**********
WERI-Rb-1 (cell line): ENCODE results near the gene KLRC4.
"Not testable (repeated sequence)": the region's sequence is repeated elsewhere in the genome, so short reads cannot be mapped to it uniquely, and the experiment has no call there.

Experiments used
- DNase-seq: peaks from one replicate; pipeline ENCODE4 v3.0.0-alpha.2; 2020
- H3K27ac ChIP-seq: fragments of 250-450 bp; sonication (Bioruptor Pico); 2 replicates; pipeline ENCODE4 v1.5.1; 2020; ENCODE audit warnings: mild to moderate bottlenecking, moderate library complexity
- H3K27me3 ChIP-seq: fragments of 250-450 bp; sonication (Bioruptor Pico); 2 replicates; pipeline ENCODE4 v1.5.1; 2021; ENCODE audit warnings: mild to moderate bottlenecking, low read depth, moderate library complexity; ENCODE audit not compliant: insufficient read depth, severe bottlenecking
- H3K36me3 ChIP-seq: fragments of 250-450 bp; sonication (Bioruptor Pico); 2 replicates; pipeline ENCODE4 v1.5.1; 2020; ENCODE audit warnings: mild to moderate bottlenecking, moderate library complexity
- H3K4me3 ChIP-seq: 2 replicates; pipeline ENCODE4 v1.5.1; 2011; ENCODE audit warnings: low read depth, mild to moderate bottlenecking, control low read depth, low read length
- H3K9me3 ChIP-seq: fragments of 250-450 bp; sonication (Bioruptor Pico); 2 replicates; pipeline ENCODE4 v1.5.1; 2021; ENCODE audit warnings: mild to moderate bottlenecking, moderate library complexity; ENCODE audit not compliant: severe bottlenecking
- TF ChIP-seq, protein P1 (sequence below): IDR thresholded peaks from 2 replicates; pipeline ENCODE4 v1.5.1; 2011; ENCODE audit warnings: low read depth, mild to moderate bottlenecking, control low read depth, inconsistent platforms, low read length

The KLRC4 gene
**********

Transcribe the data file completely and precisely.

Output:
WERI-Rb-1 (cell line): ENCODE results near the gene KLRC4.
"Not testable (repeated sequence)": the region's sequence is repeated elsewhere in the genome, so short reads cannot be mapped to it uniquely, and the experiment has no call there.

Experiments used
- DNase-seq: peaks from one replicate; pipeline ENCODE4 v3.0.0-alpha.2; 2020
- H3K27ac ChIP-seq: fragments of 250-450 bp; sonication (Bioruptor Pico); 2 replicates; pipeline ENCODE4 v1.5.1; 2020; ENCODE audit warnings: mild to moderate bottlenecking, moderate library complexity
- H3K27me3 ChIP-seq: fragments of 250-450 bp; sonication (Bioruptor Pico); 2 replicates; pipeline ENCODE4 v1.5.1; 2021; ENCODE audit warnings: mild to moderate bottlenecking, low read depth, moderate library complexity; ENCODE audit not compliant: insufficient read depth, severe bottlenecking
- H3K36me3 ChIP-seq: fragments of 250-450 bp; sonication (Bioruptor Pico); 2 replicates; pipeline ENCODE4 v1.5.1; 2020; ENCODE audit warnings: mild to moderate bottlenecking, moderate library complexity
- H3K4me3 ChIP-seq: 2 replicates; pipeline ENCODE4 v1.5.1; 2011; ENCODE audit warnings: low read depth, mild to moderate bottlenecking, control low read depth, low read length
- H3K9me3 ChIP-seq: fragments of 250-450 bp; sonication (Bioruptor Pico); 2 replicates; pipeline ENCODE4 v1.5.1; 2021; ENCODE audit warnings: mild to moderate bottlenecking, moderate library complexity; ENCODE audit not compliant: severe bottlenecking
- TF ChIP-seq, protein P1 (sequence below): IDR thresholded peaks from 2 replicates; pipeline ENCODE4 v1.5.1; 2011; ENCODE audit warnings: low read depth, mild to moderate bottlenecking, control low read depth, inconsistent platforms, low read length

The KLRC4 gene